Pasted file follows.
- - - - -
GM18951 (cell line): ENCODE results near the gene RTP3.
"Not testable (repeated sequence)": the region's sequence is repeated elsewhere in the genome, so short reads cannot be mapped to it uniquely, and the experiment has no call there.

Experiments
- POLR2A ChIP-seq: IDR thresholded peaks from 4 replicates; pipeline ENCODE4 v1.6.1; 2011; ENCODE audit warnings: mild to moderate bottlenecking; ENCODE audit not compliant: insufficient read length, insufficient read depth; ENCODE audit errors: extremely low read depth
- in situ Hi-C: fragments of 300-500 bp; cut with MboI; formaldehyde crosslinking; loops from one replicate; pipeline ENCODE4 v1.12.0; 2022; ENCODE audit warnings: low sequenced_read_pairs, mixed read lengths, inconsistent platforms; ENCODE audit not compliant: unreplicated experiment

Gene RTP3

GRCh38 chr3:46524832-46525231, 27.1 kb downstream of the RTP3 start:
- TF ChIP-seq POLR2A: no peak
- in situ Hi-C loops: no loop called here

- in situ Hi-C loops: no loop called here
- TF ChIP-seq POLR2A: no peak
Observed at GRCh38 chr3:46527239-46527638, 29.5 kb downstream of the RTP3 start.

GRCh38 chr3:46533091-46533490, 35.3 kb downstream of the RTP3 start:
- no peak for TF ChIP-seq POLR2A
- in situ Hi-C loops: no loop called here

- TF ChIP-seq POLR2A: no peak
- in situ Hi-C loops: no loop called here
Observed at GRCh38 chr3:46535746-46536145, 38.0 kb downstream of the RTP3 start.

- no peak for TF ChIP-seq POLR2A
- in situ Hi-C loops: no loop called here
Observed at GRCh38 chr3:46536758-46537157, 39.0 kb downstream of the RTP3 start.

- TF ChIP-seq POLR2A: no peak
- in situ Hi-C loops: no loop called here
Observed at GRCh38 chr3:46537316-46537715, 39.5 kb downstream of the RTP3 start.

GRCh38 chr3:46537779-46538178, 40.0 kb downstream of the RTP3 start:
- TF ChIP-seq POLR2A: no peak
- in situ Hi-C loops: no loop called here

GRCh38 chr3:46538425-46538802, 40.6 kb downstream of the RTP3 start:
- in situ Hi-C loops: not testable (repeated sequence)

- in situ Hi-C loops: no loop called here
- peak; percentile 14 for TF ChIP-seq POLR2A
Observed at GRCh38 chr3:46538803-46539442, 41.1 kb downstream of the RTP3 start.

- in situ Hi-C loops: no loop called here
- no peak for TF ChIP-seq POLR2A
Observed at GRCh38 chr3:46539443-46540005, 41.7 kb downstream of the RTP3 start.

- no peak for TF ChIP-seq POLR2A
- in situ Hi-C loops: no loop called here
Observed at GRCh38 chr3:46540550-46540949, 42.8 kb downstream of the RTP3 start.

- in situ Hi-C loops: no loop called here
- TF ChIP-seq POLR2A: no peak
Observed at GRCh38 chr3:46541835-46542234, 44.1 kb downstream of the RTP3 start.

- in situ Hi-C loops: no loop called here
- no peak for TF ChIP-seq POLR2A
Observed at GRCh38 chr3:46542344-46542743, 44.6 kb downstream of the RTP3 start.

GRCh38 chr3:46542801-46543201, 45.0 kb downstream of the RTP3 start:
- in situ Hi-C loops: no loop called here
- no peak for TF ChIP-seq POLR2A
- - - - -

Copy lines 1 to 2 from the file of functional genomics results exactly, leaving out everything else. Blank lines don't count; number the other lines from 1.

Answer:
GM18951 (cell line): ENCODE results near the gene RTP3.
"Not testable (repeated sequence)": the region's sequence is repeated elsewhere in the genome, so short reads cannot be mapped to it uniquely, and the experiment has no call there.